The Javier Vazquez party is progressing almost exactly as expected. After yesterday’s boos come today’s columns claiming that Vazquez simply “can’t handle New York” and otherwise ascribing moral failings to a pitcher for giving up four runs in an April start. It’d be hilarious if it weren’t so predictable.
Here’s my favorite retort to yesterday’s post on the Vazquez boos. It really shows the class and perspective inherent in a certain brand of Yankees fan:
Are you kidding me – of course we booed Vasquez!! It is what we do, it
is who we are. You should not be writing a baseball blog and holding
yourself out as some kind of expert, you are pathetic.
1) Yankee fans don’t care what anyone thinks of them.
2) If you are not a Yankee fan you cannot relate to us, so STFU!
3) If and when Vasquez does succeed we will embrace him like no other
city, no other fan base does. That is the faustian bargain that players
buy in to when they come here. You don’t just get to be a Yankee
because you put on the uniform – you get to be a Yankee when you prove
yourself worthy. That is the way it is when you are talking about the
greatest sports franchise in all of sports history.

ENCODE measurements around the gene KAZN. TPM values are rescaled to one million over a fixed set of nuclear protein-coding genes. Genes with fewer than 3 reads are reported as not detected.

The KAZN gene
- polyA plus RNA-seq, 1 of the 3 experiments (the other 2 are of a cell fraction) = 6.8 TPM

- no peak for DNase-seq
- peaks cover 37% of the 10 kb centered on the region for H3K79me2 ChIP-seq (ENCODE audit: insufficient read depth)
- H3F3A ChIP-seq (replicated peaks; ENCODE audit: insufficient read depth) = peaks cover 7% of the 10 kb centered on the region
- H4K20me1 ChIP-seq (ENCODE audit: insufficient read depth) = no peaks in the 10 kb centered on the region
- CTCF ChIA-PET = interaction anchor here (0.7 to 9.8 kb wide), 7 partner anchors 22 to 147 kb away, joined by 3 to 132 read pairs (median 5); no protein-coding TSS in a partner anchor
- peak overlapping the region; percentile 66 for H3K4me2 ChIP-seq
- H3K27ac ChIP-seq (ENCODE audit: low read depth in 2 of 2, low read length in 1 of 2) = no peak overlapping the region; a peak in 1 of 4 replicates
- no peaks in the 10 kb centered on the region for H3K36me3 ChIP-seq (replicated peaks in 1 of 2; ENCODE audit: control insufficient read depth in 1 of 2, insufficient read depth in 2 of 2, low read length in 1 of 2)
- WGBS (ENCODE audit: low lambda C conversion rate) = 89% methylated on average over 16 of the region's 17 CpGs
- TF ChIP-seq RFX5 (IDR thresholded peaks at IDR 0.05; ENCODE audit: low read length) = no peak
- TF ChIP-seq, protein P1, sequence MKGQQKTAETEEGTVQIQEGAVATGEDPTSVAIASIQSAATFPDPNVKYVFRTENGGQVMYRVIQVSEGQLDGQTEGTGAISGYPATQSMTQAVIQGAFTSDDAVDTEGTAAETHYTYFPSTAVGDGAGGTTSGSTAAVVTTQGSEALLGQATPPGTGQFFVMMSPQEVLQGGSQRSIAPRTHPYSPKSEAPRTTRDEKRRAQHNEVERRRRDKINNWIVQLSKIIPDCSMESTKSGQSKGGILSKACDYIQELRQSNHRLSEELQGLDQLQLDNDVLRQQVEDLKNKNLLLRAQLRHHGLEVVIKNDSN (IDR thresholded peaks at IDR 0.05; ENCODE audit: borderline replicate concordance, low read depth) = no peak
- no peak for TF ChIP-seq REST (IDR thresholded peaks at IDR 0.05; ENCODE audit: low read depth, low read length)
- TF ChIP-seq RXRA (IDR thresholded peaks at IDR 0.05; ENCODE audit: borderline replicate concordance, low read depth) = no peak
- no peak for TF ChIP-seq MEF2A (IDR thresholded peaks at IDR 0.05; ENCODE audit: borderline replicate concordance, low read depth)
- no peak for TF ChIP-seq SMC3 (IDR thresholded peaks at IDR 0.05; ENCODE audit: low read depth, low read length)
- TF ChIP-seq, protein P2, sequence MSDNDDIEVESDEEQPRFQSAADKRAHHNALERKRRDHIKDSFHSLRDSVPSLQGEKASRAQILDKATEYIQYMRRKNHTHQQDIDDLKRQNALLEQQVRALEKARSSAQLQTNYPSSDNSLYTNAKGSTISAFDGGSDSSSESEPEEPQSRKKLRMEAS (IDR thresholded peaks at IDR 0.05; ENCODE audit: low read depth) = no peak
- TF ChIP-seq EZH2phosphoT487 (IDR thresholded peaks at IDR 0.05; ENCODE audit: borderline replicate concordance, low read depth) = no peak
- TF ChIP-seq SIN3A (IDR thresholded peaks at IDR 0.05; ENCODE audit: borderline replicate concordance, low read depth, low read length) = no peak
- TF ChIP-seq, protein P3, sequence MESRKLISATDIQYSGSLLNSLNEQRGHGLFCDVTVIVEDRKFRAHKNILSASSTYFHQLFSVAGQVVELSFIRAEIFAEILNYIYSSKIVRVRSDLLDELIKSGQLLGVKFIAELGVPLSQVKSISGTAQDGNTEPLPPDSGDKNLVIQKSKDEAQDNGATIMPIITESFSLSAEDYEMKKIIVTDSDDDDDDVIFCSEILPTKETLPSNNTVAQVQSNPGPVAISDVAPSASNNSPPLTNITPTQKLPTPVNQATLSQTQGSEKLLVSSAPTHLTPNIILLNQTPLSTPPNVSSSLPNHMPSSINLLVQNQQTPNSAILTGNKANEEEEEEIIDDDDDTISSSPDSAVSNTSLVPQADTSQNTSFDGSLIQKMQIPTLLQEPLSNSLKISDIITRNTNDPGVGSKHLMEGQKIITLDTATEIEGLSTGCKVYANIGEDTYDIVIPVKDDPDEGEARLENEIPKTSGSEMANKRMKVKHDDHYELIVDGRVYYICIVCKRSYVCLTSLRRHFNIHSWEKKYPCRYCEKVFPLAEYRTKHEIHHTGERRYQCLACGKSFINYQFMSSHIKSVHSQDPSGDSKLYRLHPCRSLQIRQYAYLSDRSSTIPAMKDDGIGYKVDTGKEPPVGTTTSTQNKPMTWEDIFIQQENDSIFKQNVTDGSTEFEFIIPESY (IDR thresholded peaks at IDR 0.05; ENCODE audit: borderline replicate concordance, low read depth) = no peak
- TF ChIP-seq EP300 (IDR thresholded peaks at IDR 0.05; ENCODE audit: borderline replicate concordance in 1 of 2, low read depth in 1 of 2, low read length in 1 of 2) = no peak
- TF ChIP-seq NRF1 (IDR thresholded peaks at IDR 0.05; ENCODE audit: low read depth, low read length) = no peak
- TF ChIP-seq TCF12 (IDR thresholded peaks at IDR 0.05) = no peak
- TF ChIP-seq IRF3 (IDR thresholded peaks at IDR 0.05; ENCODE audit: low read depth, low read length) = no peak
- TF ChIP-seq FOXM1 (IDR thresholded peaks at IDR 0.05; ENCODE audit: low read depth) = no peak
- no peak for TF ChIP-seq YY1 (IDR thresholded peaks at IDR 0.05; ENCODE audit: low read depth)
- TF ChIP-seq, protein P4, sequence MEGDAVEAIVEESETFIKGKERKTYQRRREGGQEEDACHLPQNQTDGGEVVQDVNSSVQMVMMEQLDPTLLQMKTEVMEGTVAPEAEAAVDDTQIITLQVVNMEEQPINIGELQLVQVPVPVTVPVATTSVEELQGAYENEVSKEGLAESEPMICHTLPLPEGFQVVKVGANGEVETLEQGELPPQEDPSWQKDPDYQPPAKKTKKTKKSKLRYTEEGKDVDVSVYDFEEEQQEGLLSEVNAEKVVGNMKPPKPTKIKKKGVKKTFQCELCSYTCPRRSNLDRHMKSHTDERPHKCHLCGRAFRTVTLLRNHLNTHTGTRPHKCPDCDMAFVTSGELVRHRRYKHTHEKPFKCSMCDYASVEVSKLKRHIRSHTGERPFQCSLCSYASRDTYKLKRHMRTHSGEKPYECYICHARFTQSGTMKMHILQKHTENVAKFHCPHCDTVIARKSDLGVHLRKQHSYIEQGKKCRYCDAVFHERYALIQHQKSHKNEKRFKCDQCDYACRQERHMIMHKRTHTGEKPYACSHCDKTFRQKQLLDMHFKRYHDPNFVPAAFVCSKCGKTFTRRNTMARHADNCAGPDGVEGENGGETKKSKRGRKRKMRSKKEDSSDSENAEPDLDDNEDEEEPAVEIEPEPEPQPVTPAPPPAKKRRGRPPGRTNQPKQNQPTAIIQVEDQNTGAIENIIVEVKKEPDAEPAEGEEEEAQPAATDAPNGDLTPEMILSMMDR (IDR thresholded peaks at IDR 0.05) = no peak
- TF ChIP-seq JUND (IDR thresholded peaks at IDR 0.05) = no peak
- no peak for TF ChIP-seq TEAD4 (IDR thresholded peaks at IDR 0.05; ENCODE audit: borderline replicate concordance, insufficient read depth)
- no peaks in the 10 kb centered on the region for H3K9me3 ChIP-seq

4) If you were a Yankee I’d boo the crap out of you too. Cause you
The best part of this is that by casting this as “a Faustian bargain,” the Yankees fans are in the position of Satan. I think that’s a bit much, but if that’s how you want to view yourselves far be it from me to stop you.
The Mariners announced that second baseman Robinson Cano has been activated from the disabled list in time for Tuesday’s game against the Nationals in Washington. Cano spent the minimum 10 days on the disabled list with a strained right quadriceps.
Taylor Motter got most of the playing time at second base while Cano was out. Mike Freeman did get a couple of starts there as well.
Cano resumes batting .296/.362/.533 with eight home runs and 28 RBI in 152 plate appearances on the season.
Anthony Gose played for five seasons as an outfielder in the big leagues. He never hit well enough to be a regular, and a series of altercations with his minor league managers and coaches didn’t do too much for his future either.
His fastball, however, may eventually make up for all of that.
Toward the end of spring training it was reported that Gose would begin work as a pitcher. Given that he was a highly regarded high school pitching prospect with a plus fastball, it wasn’t a crazy notion. When Tigers camp broke, Gose stayed in Lakeland in extended spring training, throwing bullpen sessions and stuff.
Now he’s seeing game action. As the Detroit Free Press reports, Gose threw an inning for the Class-A Lakeland Flying Tigers against the Palm Beach Cardinals last night. He allowed one run on one hit with one strikeout and one walk, lighting up the radar gun at 99 m.p.h. This is the tweet from Lakeland’s assistant general manager:
The Free Press says that the Tigers’ vice president of player development, Dave Littlefield, is “very optimistic” about Gose’s progress.
Given that he’s still only 26 and he’s a lefty it wouldn’t shock me at all if he makes his way back to the bigs someday soon.